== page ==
For my Wikipedia entry, I hope to expand upon the current “Church of Saint Francis of Assisi (Ouro Preto)” article. While completing my research proposal on the sculptor and architect Aleijadinho, I found the page for this church which was one of his primary works. Sadly, the current page just exists. Wikipedia is questioning its notability based on a lack of secondary sources, as the entire article is based on only one source. There is nothing more than a brief outline of where the church is, who it was built by, and its major features. Note, none of these components are detailed sections, but mere mentions of each as the whole page is only five sentences long. At the very least, I would like to add sections on the architect, Aleijadinho; the baroque style of the church; and the most prominent architectural features, statues, paintings, and carvings.
Ouro Preto is a UNESCO World Heritage Site for primarily due to its baroque architecture. It also has a rich history as a major mining town in colonial Brazil, which played an important role in the colonial economy. This church is important to Brazilian history and culture because it is a well preserved example of colonial Portuguese architecture. It, along with the artwork inside, are examples of the baroque revival style (also known as rococo or late baroque) which draws from the wealth gained from gold mining in the eighteenth century. This church is evidence of the colonial economy and importance of the Church in Brazil and, therefore, is worthy of a Wikipedia page that outlines its historical and architectural significance.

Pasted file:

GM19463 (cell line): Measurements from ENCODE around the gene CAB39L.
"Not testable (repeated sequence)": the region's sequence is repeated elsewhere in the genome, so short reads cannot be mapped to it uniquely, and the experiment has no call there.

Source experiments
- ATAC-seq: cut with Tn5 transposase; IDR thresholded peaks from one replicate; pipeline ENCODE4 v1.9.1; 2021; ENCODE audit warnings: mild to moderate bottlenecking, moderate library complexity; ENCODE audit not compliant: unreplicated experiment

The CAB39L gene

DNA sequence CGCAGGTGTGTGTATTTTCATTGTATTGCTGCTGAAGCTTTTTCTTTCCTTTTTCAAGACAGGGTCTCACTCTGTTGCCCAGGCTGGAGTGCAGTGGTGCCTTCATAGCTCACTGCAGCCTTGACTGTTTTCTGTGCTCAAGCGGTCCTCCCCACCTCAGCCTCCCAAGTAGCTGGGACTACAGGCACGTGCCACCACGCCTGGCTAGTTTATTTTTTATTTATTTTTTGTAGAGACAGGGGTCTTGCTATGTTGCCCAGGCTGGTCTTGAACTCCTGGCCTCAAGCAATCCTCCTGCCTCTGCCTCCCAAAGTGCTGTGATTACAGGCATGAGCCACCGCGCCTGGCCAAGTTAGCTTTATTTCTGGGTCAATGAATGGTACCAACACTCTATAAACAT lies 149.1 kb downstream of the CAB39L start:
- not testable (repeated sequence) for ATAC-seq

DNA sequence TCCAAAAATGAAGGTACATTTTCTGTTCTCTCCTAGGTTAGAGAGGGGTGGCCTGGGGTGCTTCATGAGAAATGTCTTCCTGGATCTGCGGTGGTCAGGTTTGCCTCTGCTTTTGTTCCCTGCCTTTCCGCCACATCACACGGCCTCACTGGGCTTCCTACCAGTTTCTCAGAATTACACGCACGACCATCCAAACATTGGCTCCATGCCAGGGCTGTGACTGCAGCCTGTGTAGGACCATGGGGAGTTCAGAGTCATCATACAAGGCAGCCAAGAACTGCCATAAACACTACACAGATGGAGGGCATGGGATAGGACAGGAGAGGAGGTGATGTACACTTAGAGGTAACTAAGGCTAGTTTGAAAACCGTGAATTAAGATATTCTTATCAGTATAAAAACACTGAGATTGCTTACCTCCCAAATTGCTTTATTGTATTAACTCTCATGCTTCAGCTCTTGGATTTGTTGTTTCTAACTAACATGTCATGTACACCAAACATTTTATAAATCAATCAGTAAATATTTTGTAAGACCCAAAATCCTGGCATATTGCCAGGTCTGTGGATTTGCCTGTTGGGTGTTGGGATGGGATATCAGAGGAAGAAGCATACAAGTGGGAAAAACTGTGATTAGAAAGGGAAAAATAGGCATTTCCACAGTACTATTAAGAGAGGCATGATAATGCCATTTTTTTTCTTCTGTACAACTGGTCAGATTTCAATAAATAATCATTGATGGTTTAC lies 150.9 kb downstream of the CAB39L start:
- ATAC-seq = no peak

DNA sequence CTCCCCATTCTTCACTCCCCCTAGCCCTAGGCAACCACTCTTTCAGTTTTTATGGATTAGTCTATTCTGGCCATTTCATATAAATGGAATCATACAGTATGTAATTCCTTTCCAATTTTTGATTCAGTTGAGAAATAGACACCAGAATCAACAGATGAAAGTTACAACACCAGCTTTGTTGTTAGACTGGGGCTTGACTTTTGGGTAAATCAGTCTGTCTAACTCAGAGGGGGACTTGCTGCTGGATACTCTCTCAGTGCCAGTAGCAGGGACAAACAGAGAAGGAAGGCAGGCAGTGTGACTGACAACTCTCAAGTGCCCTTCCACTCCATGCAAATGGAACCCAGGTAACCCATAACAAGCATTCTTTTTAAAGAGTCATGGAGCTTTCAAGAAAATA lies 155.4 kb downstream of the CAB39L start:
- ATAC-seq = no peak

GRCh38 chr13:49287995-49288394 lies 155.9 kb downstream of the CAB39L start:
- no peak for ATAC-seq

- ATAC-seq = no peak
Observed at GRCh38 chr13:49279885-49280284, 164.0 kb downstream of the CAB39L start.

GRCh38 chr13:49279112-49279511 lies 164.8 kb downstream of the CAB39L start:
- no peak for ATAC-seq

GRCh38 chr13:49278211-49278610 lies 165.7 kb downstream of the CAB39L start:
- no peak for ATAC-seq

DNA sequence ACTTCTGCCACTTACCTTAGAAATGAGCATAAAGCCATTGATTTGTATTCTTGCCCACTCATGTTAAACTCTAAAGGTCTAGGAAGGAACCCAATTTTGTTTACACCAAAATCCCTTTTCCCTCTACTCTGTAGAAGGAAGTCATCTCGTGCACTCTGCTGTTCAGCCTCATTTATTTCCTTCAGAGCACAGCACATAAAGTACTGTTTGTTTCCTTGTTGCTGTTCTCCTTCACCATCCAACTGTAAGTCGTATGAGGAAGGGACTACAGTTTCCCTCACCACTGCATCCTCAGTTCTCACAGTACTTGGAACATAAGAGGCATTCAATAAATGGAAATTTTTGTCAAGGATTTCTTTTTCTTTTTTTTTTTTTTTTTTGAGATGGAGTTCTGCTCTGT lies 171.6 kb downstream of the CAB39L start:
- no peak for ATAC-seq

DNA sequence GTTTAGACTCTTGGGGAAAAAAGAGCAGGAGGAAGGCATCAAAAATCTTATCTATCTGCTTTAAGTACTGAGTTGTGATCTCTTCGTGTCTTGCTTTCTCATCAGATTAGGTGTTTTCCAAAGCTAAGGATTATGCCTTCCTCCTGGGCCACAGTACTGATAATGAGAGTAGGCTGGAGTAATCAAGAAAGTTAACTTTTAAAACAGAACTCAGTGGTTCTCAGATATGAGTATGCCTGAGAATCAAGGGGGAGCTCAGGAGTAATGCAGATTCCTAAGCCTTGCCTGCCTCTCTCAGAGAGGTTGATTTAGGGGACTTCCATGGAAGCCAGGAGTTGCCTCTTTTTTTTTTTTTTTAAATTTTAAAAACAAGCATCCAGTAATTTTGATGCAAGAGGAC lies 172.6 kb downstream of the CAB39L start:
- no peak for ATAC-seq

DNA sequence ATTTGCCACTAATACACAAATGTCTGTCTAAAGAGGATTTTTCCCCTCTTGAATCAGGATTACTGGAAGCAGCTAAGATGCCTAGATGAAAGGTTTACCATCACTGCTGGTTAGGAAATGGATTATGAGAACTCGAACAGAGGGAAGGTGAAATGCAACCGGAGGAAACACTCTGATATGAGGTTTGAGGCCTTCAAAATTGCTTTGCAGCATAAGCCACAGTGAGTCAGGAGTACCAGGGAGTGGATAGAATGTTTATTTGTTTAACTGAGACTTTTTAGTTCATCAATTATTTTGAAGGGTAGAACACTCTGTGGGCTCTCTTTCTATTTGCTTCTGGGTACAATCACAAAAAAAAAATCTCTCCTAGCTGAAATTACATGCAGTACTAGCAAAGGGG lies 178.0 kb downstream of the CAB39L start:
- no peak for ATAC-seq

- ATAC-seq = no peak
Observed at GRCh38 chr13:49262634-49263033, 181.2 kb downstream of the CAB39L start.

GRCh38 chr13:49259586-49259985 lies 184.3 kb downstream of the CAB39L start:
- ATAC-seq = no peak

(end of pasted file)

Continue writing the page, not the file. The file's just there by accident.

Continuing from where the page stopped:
There is significant scholarship on Ouro Preto, the baroque revival style, Aleijadinho, and this specific church, all of which will contribute to this article. The only content on the talk page of the article is a correction to the one and only external link last August (2017). So, there is currently not any published plan to update or expand the article. It is currently considered a stub-article by Wikipedia which means that it provides some information but is wholly incomplete and far from sufficient coverage of the topic, but has potential for expansion. With my preliminary research, there appear to be enough secondary sources to produce a significantly more developed and complete article with enough verifiable information to merit its own space on Wikipedia.
Bury, J. B. “The ‘Borrominesque’ Churches of Colonial Brazil.” The Art Bulletin 37, no. 1 (1955): 27-53.
Castriota, Leonardo. “Living in a World Heritage Site: Preservation Policies and Local History in Ouro Preto, Brazil.” Traditional Dwellings and Settlements Review 10, no. 2 (1999): 7-19.
Luiz Gonzaga Teixeira. “Ouro Preto: Brazil’s Monument Town.” Ambio 12, no. 3/4 (1983): 213-15.
Reily, Suzel Ana. “Remembering the Baroque Era: Historical Consciousness, Local Identity and the Holy Week Celebrations in a Former Mining Town in Brazil.” Ethnomusicology Forum 15, no. 1 (2006): 39-62.
Smith, Robert C. “The Colonial Architecture of Minas Gerais in Brazil.” The Art Bulletin 21, no. 2 (1939): 110–59.